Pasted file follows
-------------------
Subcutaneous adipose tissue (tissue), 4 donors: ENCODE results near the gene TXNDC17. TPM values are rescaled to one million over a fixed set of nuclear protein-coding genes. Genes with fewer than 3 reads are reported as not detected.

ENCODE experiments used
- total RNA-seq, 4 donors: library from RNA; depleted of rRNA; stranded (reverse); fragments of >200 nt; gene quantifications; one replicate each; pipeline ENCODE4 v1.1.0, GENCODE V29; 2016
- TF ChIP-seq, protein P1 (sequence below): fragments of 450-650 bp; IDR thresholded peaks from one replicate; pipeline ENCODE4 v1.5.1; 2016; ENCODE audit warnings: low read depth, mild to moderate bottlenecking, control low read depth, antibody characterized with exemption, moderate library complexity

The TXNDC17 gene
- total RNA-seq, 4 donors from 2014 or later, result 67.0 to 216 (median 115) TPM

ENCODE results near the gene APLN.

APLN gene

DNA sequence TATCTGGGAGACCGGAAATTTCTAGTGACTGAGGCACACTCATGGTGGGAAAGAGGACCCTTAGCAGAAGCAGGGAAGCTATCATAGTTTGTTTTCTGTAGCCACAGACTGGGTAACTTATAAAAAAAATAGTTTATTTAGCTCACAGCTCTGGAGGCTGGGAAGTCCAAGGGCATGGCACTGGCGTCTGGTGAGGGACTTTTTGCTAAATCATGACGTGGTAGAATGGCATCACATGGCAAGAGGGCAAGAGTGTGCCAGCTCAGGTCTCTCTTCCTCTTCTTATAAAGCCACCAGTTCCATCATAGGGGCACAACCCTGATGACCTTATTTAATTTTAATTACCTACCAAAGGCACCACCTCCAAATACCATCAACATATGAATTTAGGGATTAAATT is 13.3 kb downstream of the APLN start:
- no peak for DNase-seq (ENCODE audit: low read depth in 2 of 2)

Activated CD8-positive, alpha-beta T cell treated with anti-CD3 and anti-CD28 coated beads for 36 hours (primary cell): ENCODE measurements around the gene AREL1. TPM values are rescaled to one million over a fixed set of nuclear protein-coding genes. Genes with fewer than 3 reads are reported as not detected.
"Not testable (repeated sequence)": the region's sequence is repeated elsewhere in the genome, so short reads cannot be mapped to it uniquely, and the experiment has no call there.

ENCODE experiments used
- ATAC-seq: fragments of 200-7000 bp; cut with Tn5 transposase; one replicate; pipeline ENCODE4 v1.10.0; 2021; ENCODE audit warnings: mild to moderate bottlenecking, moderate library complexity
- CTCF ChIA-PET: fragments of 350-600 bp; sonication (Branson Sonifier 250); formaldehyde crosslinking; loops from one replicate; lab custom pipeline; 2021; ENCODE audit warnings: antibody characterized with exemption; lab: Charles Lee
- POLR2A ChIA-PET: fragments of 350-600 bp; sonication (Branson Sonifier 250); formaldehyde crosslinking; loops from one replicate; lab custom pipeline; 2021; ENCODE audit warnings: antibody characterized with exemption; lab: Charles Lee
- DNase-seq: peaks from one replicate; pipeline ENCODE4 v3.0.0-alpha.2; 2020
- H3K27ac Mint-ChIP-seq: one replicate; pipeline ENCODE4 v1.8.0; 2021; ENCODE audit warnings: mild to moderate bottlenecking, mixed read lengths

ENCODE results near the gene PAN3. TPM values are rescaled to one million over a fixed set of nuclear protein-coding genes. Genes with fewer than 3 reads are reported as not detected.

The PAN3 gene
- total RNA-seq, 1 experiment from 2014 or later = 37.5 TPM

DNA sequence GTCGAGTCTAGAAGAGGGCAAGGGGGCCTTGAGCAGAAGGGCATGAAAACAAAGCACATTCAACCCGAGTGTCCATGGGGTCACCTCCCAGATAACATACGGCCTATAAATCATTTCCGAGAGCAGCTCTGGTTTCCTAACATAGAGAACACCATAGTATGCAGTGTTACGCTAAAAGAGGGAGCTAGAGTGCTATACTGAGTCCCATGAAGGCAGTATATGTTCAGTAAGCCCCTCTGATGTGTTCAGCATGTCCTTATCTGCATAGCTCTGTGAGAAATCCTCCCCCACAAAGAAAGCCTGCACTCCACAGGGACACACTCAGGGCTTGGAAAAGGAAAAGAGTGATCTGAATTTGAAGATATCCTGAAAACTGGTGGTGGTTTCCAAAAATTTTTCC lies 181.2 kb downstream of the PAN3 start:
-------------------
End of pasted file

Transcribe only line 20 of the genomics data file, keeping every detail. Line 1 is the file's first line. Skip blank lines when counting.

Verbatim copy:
The PAN3 gene